With our ship source level paper (pre-print) finally revised in Overleaf and accepted by PeerJ, it’s time to get ready to help translate the manuscript (which ended up on the long side) into simpler formats to convey our key findings to the public and press.  My first impulse was to use this as an opportunity to do something I’ve long-desired for my teaching: create a table and/or info-graphic that communicates the (very confusing) difference between underwater and in-air decibel scales.

A more urgent goal for today — with press phone calls/interviews looming — is distilling some simple facts from the paper and articulating them without scientific jargon.  These same highlights and summary statistics are destined for a blog post at Beam Reach that will convey the key findings, potential implications — both for killer whale communication and echolocation masking, and for mitigation of underwater noise pollution from ships.

How “loud” is ship noise?

Build tables that extract key results from the paper and contextualize them for the public, with attention to the confusion about underwater vs in-air decibels. First confirmed via DoSiTs that we subtract 62 when converting underwater decibels to in-air decibels (NOAA’s underwater acoustics page is not clear [and maybe wrong] on this topic!?). (Erbe, 2010) also could be improved by being explicit about how to do and derive this conversion…

Ship source levels (broadband)


Ship class Underwater broadband source level In-air broadband source level Familiar noise source of equivalent intensity
dB re 1 microPa @ 1 meter dB re 20 microPa @ 1 meter (from various Googled decibel scale images)
“Max” (mean+4sigma) 201 138 Jet take-off
Max of center 95% (mean+2sigma) 187 124 Jack hammer @ 1 m
Mean of all ships in study 173 +/- 7 ~110 Rock concert (or earbuds at full volume? or auto horn)
Max of center 95% of container ships (loudest class, mean+2sigma) 186 124 Jack hammer @ 1 m
Mean of container ships (loudest class) 178 +/- 4 116 Ambulance siren
Mean of military ships (one of quietest classes) 161 +/- 10 99 Chain saw

Received levels (broadband)

Of course, the killer whales are typically at least 100-1000 meters from these ships and we measured frequency-independent spreading rates at study site of about -18 log (R), so we should present a table of receive levels that depicts what ship noise experience is typical for SRKWs…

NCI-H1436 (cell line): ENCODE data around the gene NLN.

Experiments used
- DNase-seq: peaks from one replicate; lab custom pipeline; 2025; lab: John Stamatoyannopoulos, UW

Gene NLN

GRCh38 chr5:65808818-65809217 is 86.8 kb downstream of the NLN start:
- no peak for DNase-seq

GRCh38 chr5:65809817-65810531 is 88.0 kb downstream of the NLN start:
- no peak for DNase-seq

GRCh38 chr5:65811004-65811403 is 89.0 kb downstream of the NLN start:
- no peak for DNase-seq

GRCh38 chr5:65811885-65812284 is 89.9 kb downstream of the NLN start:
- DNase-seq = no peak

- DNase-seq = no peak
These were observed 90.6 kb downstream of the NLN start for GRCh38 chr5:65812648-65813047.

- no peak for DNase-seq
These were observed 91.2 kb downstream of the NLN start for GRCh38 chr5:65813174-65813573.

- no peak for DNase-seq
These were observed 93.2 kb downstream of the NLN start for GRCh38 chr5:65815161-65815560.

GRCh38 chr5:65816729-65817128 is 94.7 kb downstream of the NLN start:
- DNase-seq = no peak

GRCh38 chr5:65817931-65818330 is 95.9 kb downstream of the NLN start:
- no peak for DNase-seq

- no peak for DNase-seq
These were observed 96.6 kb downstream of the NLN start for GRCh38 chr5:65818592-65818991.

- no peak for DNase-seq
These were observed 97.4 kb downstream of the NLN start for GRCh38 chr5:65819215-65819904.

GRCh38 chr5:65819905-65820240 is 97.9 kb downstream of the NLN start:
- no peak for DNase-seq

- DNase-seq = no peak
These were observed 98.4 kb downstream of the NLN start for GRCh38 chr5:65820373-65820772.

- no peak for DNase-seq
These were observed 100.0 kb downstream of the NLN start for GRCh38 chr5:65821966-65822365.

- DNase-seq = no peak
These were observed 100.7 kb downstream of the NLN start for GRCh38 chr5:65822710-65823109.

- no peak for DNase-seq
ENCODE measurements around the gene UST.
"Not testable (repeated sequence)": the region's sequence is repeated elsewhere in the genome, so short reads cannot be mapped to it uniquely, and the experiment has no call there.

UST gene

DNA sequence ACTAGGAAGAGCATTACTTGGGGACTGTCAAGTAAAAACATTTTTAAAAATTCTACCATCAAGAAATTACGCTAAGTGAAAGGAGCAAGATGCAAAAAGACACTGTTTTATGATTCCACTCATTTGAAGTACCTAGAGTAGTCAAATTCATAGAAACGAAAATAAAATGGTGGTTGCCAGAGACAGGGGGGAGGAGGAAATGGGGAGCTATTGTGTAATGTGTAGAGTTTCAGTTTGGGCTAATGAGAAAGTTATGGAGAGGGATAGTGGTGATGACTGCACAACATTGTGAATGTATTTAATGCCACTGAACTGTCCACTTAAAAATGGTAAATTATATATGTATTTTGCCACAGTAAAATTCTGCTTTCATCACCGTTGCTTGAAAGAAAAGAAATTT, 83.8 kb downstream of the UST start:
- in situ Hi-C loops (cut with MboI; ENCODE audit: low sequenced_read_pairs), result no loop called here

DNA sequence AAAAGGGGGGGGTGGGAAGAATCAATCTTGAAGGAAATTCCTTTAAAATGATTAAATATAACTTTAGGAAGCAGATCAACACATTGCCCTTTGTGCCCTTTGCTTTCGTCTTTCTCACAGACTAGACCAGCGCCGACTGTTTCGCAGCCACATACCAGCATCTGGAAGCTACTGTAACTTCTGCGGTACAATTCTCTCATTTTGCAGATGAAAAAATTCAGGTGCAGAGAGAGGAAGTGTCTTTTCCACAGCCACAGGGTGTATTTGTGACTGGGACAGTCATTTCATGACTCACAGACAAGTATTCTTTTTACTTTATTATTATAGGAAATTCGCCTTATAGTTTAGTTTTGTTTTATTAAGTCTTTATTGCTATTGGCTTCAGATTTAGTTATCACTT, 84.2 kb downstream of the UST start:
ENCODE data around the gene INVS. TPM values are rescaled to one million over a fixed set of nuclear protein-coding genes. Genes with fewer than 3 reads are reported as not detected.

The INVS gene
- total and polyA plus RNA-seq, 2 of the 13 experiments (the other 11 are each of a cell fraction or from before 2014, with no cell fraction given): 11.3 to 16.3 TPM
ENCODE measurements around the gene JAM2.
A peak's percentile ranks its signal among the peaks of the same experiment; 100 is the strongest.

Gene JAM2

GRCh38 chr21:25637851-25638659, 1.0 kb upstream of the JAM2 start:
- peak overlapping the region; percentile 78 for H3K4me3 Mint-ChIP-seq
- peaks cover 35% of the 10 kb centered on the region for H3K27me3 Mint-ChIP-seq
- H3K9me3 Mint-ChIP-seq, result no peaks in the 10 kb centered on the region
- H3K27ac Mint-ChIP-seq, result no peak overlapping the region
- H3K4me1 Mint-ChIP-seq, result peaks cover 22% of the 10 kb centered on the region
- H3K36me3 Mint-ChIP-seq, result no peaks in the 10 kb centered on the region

Receiving situation Underwater broadband source level In-air r broadband source level Familiar noise source of equivalent intensity
dB re 1 microPa dB re 20 microPa
Typical background level at Lime Kiln
Typical ship passing Lime Kiln
“Loud” ship passing Lime Kiln
1 m from “loudish” ship 175 113 Rock concert
10 m from “loudish” ship (175-18) 157 95 Lawn mower
100 m from “loudish” ship (175-18*2) 139 77 Busy street
1,000 m from “loudish” ship (175-18*3) 121 59 Vacuum cleaner
10,000 m from “loudish” ship 103 41

Broadband levels associated with the quantiles

Email with Val and Wikipedia remind us that Gaussian distributions hold 95% of their values in a range of the mean +/- twice the standard deviation (s.d., or “sigma”, or σ).  Here’s a comparison that Val ran down in Portland:

quantile(data_1_3_BB_noNA$ddB_SL_Emp,probs = c(0.025,0.05,0.25,0.5,0.75,0.95,0.975))
    2.5%       5%      25%      50%      75%      95%    97.5%
155.6082 160.8810 169.6775 174.4650 178.3650 183.5545 184.8073
> mean(data_1_3_BB_noNA$ddB_SL_Emp)
[1] 173.5007
> sd(data_1_3_BB_noNA$ddB_SL_Emp)
[1] 7.403251
Mean - 2 sigma
 173.5 - 2*7.4
[1] 158.7      compare with 155.6   (2.5% quantile above)

Mean + 2 sigma
 173.5 + 2*7.4
[1] 188.3	this one is about 3 dB above the 97.5% quantile above

So the 2*sigma estimates in the table are close enough, but may be slight (3 dB) over-estimates of the broadband levels associated with the  97.5% quantiles…

Erbe, C. (2010). Underwater acoustics: Noise and the effects on marine mammals. Pocketbook, printed by JASCO Applied Sciences, Brisbane, QLD, Australia. Retrieved from